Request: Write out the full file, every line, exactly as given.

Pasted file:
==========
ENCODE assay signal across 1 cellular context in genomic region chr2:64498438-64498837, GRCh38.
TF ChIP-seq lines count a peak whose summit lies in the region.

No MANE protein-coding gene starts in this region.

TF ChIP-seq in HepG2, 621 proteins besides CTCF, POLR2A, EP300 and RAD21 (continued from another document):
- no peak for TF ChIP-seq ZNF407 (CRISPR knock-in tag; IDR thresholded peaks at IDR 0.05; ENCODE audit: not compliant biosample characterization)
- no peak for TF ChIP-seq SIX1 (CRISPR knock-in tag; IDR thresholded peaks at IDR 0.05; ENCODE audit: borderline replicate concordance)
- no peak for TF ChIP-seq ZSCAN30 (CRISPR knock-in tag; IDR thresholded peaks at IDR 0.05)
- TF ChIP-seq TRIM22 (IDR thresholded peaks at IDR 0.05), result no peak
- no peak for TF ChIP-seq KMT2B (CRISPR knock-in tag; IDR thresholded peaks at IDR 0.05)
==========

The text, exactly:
ENCODE assay signal across 1 cellular context in genomic region chr2:64498438-64498837, GRCh38.
TF ChIP-seq lines count a peak whose summit lies in the region.

No MANE protein-coding gene starts in this region.

TF ChIP-seq in HepG2, 621 proteins besides CTCF, POLR2A, EP300 and RAD21 (continued from another document):
- no peak for TF ChIP-seq ZNF407 (CRISPR knock-in tag; IDR thresholded peaks at IDR 0.05; ENCODE audit: not compliant biosample characterization)
- no peak for TF ChIP-seq SIX1 (CRISPR knock-in tag; IDR thresholded peaks at IDR 0.05; ENCODE audit: borderline replicate concordance)
- no peak for TF ChIP-seq ZSCAN30 (CRISPR knock-in tag; IDR thresholded peaks at IDR 0.05)
- TF ChIP-seq TRIM22 (IDR thresholded peaks at IDR 0.05), result no peak
- no peak for TF ChIP-seq KMT2B (CRISPR knock-in tag; IDR thresholded peaks at IDR 0.05)